Pet Flea and Tick Control
in Rolling Meadows, IL
Flea infestations are the most common parasite problem in dogs and cats.
- Flea eggs are white and about the size of a grain of sand. The eggs are laid while the flea is on the pet and easily roll off the fur into the surrounding environment. Eggs usually hatch in one to ten days, depending on the temperature and humidity. Once the eggs hatch, the larvae move deeper into nearby carpets or upholstery to get away from light. Searching for food, the eggs form a cocoon and emerge in as little as 12 days or as many as 140 days. Adult fleas are attracted to house pets by the warmth of the pet’s body. Fleas have tremendously powerful back legs, which they use for jumping on the pet.
- The adult flea species that attack dogs and cats spend their entire adult life on the pet. Once the adult flea begins to feed on the pet, it must have almost constant access to the blood of the pet for it to survive. Adult fleas cannot live off the pet for more than three to four days without a blood meal.
- Female fleas can produce over 2,000 eggs during their lifetime. Even with only a fraction of these eggs developing into adults, this high rate of reproduction ensures that there will always be fleas.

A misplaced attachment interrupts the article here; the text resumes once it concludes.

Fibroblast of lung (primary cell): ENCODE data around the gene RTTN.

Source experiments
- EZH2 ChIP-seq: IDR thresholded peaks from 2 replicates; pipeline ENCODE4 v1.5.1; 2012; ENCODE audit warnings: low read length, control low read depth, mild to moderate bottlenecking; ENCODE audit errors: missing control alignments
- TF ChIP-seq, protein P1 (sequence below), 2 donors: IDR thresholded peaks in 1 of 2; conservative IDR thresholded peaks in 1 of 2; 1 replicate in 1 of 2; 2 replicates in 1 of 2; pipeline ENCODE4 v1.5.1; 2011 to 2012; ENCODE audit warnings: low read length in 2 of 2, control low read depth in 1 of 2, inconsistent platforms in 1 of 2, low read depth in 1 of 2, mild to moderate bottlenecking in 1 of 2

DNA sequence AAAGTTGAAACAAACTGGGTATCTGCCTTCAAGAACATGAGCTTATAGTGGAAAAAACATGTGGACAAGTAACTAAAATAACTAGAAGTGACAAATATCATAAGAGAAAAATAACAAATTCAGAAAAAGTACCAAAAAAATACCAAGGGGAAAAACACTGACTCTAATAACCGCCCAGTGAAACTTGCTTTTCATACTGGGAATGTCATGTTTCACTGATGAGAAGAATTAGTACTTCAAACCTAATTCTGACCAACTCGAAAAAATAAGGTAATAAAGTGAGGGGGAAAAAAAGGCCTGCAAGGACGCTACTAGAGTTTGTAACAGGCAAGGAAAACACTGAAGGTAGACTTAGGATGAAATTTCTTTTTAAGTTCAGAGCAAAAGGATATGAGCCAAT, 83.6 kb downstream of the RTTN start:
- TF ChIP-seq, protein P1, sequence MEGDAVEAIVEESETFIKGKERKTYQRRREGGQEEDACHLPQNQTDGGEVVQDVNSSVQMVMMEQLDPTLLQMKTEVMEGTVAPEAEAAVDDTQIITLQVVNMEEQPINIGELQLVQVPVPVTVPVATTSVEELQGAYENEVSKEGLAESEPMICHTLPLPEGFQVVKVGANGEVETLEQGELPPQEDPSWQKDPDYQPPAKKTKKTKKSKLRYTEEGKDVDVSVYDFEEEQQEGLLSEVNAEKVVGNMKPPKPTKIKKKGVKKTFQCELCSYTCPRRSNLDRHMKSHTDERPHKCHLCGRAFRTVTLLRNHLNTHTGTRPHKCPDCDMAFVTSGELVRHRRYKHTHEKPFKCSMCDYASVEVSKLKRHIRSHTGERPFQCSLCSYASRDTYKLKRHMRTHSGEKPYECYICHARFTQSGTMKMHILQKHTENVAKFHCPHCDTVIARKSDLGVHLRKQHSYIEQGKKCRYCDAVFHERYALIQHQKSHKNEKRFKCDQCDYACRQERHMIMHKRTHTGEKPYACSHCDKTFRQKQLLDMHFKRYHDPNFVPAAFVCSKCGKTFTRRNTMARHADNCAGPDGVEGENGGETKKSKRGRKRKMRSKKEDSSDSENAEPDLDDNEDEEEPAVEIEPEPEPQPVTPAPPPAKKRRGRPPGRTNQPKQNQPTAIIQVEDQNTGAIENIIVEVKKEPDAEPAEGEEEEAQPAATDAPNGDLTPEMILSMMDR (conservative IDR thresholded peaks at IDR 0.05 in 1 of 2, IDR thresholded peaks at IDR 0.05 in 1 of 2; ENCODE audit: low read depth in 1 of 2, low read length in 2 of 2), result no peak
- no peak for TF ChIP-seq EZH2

- Fleas consume 15 times their body weight with every blood meal. An infestation of 220 female fleas could consume 10% of a one-pound kitten’s blood volume in one day. The majority of blood consumed is passed out as partially digested feces (“flea dirt”) that serve as essential food for flea larvae in carpets, upholstery, and other areas.
Ticks can live for several years. They attach to your pet to feed. Many times you will not see a tick on your pet until it has become completely engorged with blood. Many ticks transmit diseases such as Lyme disease, Rocky Mountain spotted fever, and ehrlichiosis, which can seriously affect your pet’s health.
At Arlington Park Veterinary Hospital, flea and tick prevention is highly recommended using a once-a-month medication.